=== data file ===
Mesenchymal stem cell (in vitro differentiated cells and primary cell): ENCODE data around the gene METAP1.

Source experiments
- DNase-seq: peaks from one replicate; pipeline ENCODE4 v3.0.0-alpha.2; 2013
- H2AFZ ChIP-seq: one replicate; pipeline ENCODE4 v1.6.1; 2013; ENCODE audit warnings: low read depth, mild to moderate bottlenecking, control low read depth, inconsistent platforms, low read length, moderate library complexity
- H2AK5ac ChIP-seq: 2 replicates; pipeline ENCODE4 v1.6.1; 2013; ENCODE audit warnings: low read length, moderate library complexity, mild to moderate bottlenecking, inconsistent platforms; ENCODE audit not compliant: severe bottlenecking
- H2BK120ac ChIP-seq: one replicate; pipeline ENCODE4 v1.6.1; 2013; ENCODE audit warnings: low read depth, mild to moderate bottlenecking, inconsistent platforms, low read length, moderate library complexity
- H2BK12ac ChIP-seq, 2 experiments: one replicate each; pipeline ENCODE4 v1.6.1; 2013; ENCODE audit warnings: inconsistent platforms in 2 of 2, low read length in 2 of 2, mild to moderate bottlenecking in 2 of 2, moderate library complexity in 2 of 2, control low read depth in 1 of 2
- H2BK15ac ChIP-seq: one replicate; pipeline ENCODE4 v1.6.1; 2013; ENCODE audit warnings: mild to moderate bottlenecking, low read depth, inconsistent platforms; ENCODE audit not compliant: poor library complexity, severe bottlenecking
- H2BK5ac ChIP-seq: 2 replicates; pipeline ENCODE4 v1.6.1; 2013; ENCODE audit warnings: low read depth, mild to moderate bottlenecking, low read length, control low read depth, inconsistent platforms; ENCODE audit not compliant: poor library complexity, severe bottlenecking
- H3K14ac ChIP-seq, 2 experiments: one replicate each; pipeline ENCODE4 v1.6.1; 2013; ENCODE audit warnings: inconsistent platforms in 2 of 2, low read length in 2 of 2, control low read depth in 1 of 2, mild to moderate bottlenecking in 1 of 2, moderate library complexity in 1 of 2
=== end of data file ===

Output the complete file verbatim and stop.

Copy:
Mesenchymal stem cell (in vitro differentiated cells and primary cell): ENCODE data around the gene METAP1.

Source experiments
- DNase-seq: peaks from one replicate; pipeline ENCODE4 v3.0.0-alpha.2; 2013
- H2AFZ ChIP-seq: one replicate; pipeline ENCODE4 v1.6.1; 2013; ENCODE audit warnings: low read depth, mild to moderate bottlenecking, control low read depth, inconsistent platforms, low read length, moderate library complexity
- H2AK5ac ChIP-seq: 2 replicates; pipeline ENCODE4 v1.6.1; 2013; ENCODE audit warnings: low read length, moderate library complexity, mild to moderate bottlenecking, inconsistent platforms; ENCODE audit not compliant: severe bottlenecking
- H2BK120ac ChIP-seq: one replicate; pipeline ENCODE4 v1.6.1; 2013; ENCODE audit warnings: low read depth, mild to moderate bottlenecking, inconsistent platforms, low read length, moderate library complexity
- H2BK12ac ChIP-seq, 2 experiments: one replicate each; pipeline ENCODE4 v1.6.1; 2013; ENCODE audit warnings: inconsistent platforms in 2 of 2, low read length in 2 of 2, mild to moderate bottlenecking in 2 of 2, moderate library complexity in 2 of 2, control low read depth in 1 of 2
- H2BK15ac ChIP-seq: one replicate; pipeline ENCODE4 v1.6.1; 2013; ENCODE audit warnings: mild to moderate bottlenecking, low read depth, inconsistent platforms; ENCODE audit not compliant: poor library complexity, severe bottlenecking
- H2BK5ac ChIP-seq: 2 replicates; pipeline ENCODE4 v1.6.1; 2013; ENCODE audit warnings: low read depth, mild to moderate bottlenecking, low read length, control low read depth, inconsistent platforms; ENCODE audit not compliant: poor library complexity, severe bottlenecking
- H3K14ac ChIP-seq, 2 experiments: one replicate each; pipeline ENCODE4 v1.6.1; 2013; ENCODE audit warnings: inconsistent platforms in 2 of 2, low read length in 2 of 2, control low read depth in 1 of 2, mild to moderate bottlenecking in 1 of 2, moderate library complexity in 1 of 2